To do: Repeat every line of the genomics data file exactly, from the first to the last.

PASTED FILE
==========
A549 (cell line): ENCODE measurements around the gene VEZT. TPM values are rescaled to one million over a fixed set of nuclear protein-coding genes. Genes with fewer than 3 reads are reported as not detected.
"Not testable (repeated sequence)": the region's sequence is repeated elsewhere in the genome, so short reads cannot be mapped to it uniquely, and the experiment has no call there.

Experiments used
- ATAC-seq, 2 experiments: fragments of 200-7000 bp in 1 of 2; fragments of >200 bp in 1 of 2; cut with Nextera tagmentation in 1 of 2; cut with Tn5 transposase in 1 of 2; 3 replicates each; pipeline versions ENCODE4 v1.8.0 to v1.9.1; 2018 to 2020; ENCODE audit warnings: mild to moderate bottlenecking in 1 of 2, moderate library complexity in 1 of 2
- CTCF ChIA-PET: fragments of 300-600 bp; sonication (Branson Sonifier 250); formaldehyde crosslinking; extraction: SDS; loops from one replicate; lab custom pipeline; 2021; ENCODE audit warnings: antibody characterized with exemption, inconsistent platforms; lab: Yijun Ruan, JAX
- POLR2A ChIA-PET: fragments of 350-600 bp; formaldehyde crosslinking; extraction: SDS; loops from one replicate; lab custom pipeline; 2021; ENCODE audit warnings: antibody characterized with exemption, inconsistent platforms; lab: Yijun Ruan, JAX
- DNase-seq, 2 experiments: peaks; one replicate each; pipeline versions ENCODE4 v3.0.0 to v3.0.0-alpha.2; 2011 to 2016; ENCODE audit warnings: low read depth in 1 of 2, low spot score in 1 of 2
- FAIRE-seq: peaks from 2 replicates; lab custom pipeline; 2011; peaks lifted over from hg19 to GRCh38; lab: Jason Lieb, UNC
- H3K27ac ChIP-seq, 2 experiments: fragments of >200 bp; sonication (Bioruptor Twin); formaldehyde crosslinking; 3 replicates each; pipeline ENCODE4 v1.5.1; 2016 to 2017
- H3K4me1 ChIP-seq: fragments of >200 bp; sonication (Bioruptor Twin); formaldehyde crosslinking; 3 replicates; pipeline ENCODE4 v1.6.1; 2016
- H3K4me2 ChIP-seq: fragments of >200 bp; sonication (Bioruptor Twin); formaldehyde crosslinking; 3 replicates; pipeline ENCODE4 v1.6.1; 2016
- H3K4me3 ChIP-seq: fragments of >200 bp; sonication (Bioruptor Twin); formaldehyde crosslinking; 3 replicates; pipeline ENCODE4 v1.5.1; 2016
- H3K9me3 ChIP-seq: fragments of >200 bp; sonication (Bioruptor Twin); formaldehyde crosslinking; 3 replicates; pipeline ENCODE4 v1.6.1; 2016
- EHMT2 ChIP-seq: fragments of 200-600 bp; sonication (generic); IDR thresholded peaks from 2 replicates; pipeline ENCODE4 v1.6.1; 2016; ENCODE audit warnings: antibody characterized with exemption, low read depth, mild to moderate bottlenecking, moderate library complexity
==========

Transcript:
A549 (cell line): ENCODE measurements around the gene VEZT. TPM values are rescaled to one million over a fixed set of nuclear protein-coding genes. Genes with fewer than 3 reads are reported as not detected.
"Not testable (repeated sequence)": the region's sequence is repeated elsewhere in the genome, so short reads cannot be mapped to it uniquely, and the experiment has no call there.

Experiments used
- ATAC-seq, 2 experiments: fragments of 200-7000 bp in 1 of 2; fragments of >200 bp in 1 of 2; cut with Nextera tagmentation in 1 of 2; cut with Tn5 transposase in 1 of 2; 3 replicates each; pipeline versions ENCODE4 v1.8.0 to v1.9.1; 2018 to 2020; ENCODE audit warnings: mild to moderate bottlenecking in 1 of 2, moderate library complexity in 1 of 2
- CTCF ChIA-PET: fragments of 300-600 bp; sonication (Branson Sonifier 250); formaldehyde crosslinking; extraction: SDS; loops from one replicate; lab custom pipeline; 2021; ENCODE audit warnings: antibody characterized with exemption, inconsistent platforms; lab: Yijun Ruan, JAX
- POLR2A ChIA-PET: fragments of 350-600 bp; formaldehyde crosslinking; extraction: SDS; loops from one replicate; lab custom pipeline; 2021; ENCODE audit warnings: antibody characterized with exemption, inconsistent platforms; lab: Yijun Ruan, JAX
- DNase-seq, 2 experiments: peaks; one replicate each; pipeline versions ENCODE4 v3.0.0 to v3.0.0-alpha.2; 2011 to 2016; ENCODE audit warnings: low read depth in 1 of 2, low spot score in 1 of 2
- FAIRE-seq: peaks from 2 replicates; lab custom pipeline; 2011; peaks lifted over from hg19 to GRCh38; lab: Jason Lieb, UNC
- H3K27ac ChIP-seq, 2 experiments: fragments of >200 bp; sonication (Bioruptor Twin); formaldehyde crosslinking; 3 replicates each; pipeline ENCODE4 v1.5.1; 2016 to 2017
- H3K4me1 ChIP-seq: fragments of >200 bp; sonication (Bioruptor Twin); formaldehyde crosslinking; 3 replicates; pipeline ENCODE4 v1.6.1; 2016
- H3K4me2 ChIP-seq: fragments of >200 bp; sonication (Bioruptor Twin); formaldehyde crosslinking; 3 replicates; pipeline ENCODE4 v1.6.1; 2016
- H3K4me3 ChIP-seq: fragments of >200 bp; sonication (Bioruptor Twin); formaldehyde crosslinking; 3 replicates; pipeline ENCODE4 v1.5.1; 2016
- H3K9me3 ChIP-seq: fragments of >200 bp; sonication (Bioruptor Twin); formaldehyde crosslinking; 3 replicates; pipeline ENCODE4 v1.6.1; 2016
- EHMT2 ChIP-seq: fragments of 200-600 bp; sonication (generic); IDR thresholded peaks from 2 replicates; pipeline ENCODE4 v1.6.1; 2016; ENCODE audit warnings: antibody characterized with exemption, low read depth, mild to moderate bottlenecking, moderate library complexity